Tribunals Reforms Bill, 2021
August 20, 2021: Proposing to abolish certain key Tribunals and Authorities and to provide for a mechanism to file Appeal directly to the Commercial Court or the High Court, the Tribunal Reforms Bill was introduced in the Lok Sabha by the Finance Minister, Nirmala Sitharaman, on August 2, 2021. It was passed by the Lok Sabha on August 3, 2021 and by the Rajya Sabha on August 9,2021.
This Bill replaces the Tribunals Reforms (Rationalisation and Conditions of Service) Ordinance, 2021.
The highlight of this Bill is to amend various Central Acts in order to abolish certain Tribunals, namely, Film Certification Appellate Tribunal, Airports Appellate Tribunal, Authority for Advance Rulings, Intellectual Property Appellate Board and the Plant Varieties Protection Appellate Tribunal.
The Appellate Tribunals, under the Cinematograph Act, 1952, Copyright Act, 1957, Customs Act, 1962, Patents Act, 1970, Airports Authority of India Act, 1994, Trade Marks Act, 1999, Geographical Indications of Goods (Registration and Protection) Act, 1999, and Control of National Highways (Land and Traffic) Act, 2002, have been replaced by the Commercial Court or the High Court.
In the Transitional provision, the Bill has clarified that any person appointed as the Chairperson or Chairman or President or Presiding Officer or Vice-Chairperson or Vice-Chairman or Vice-President or Member of the Tribunal, Appellate Tribunal, or, other Authorities specified in the Second Schedule and holding office as such immediately before the notified date, will cease to hold such office on and from the notified date.
Such office holders will be entitled to claim compensation not exceeding three months’ pay and allowances for the premature termination of term of his/her office or of any contract of service.
The Bill has also laid out uniform terms and conditions of service for Chairperson and Members of various tribunals, including the Search-cum-Selection Committee .This Committee, introduced by the Bill, will be giving recommendations to the Central Government regarding the appointment of the Chairperson and the Member of a Tribunal. For State administrative Tribunals, there will be separate Search-cum-Selection Committees.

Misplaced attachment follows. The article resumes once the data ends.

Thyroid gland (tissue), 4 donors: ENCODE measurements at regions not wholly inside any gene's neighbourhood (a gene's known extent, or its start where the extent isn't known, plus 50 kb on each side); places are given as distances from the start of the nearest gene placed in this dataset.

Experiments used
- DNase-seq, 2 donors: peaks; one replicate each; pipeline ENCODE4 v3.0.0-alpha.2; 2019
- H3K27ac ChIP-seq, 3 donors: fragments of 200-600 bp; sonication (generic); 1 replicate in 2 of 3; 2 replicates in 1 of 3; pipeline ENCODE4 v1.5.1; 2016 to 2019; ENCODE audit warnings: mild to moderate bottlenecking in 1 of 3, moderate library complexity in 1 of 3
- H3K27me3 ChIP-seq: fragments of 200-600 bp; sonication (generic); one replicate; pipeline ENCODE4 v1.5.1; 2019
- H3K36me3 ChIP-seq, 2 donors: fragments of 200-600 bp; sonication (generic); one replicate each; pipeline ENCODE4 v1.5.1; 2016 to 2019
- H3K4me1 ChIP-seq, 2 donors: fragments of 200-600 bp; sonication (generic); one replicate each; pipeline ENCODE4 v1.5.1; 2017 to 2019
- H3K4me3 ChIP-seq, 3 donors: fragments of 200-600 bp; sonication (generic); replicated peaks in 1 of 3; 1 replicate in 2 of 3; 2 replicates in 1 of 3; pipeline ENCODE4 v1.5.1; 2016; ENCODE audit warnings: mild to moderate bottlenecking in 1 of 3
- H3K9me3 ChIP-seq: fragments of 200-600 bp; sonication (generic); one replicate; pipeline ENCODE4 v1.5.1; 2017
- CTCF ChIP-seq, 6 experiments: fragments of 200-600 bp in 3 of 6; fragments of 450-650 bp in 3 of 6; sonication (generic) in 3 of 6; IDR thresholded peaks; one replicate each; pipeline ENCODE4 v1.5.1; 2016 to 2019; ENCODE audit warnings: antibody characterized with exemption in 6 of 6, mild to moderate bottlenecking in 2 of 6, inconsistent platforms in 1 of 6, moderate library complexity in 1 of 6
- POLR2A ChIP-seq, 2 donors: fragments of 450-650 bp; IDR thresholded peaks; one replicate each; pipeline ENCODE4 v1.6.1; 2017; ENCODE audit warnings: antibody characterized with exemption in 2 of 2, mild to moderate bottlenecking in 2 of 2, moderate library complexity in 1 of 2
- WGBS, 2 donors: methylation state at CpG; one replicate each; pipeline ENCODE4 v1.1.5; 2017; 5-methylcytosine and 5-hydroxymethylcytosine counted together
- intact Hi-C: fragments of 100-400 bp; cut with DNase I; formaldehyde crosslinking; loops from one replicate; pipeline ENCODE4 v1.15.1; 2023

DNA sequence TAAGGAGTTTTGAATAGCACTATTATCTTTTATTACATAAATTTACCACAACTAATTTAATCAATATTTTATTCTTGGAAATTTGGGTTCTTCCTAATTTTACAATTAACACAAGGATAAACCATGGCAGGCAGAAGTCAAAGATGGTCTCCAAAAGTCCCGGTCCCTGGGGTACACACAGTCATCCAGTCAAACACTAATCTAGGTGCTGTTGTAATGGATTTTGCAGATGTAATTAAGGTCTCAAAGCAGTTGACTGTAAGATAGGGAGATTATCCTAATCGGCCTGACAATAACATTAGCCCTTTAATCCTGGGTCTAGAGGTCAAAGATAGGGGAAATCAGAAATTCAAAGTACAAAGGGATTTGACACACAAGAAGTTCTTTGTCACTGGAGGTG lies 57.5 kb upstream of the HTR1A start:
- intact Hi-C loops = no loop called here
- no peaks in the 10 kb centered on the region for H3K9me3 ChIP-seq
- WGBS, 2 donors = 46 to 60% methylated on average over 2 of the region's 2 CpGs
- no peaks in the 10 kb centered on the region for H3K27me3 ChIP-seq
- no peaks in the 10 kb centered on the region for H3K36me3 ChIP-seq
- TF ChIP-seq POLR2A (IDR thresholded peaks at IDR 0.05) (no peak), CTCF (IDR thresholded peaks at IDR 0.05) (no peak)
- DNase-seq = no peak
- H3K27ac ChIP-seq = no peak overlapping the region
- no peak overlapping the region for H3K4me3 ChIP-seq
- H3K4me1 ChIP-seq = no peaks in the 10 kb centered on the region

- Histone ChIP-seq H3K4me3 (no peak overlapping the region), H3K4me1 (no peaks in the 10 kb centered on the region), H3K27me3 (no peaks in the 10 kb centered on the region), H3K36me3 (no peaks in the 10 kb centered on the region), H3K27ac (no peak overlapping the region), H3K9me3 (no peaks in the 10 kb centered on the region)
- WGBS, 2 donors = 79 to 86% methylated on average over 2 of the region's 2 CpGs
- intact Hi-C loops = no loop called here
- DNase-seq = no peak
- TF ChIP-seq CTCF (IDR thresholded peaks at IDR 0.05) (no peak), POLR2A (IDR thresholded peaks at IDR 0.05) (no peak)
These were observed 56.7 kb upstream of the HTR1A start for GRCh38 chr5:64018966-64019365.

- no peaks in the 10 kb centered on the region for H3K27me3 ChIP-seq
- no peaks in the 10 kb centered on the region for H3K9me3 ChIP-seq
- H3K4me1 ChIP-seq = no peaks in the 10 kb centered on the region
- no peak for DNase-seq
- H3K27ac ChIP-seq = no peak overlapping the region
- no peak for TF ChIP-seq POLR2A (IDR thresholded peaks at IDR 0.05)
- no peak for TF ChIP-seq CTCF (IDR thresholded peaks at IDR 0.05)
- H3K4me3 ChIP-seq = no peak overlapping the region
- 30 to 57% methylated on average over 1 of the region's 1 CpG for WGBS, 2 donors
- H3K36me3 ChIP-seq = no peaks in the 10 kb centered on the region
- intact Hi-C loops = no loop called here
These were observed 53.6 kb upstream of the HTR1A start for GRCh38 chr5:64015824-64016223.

The Central Government on the recommendation of the Committee, can also remove from office, any Chairperson or a Member. The Bill further adds that the Chairperson of a Tribunal shall hold office for a term of four years or till he attains the age of seventy years, whichever is earlier; and the Member of a Tribunal shall hold office for a term of four years or till he attains the age of sixty-seven years, whichever is earlier.
Provisions have also been made for re-appointment. As far as salary and allowances are concerned, the Central Government has been vested with the power to make rules to provide for the salary of the Chairperson and Member of a Tribunal.
The Central government has also been empowered to make rules to provide for the qualifications, appointment, resignation, removal and other conditions of service of tribunal members.
Regarding the issue of pending cases, the Bill postulates that any appeal, application or proceeding pending before the Tribunal, Appellate Tribunal or other Authorities, other than those pending before the Authority for Advance Rulings under the Income-Tax Act, 1961, before the notified date, will stand transferred to the Court before which it would have been filed had this Act been in force on the date of filing of such appeal or application or initiation of the proceeding, and the Court may proceed to deal with such cases from the stage at which it stood before such transfer, or from any earlier stage, or de novo, as the Court may deem fit.
This Bill comes at a time when the Apex Court had struck down certain provisions of the Tribunal Reforms (Rationalisation and Conditions of Service) Ordinance, 2021 regarding conditions of service and tenure of Tribunal Members and Chairperson, in the judgment of Madras Bar Association v. Union of India & Another.
Now, challenging the constitutional validity of the Tribunals Reforms Act 2021, proposed by the Bill, Member of Parliament, Jairam Ramesh, has moved the Supreme Court.
Recently, the Top Court has also granted 10 days time to the Centre for making appointments to various Tribunals. The Apex Court questioned the fact that even though recommendations were given by the Selection Committee still the appointments were not made, and also expressed its critical views on the passage of the Tribunals Reforms Bill, 2021.
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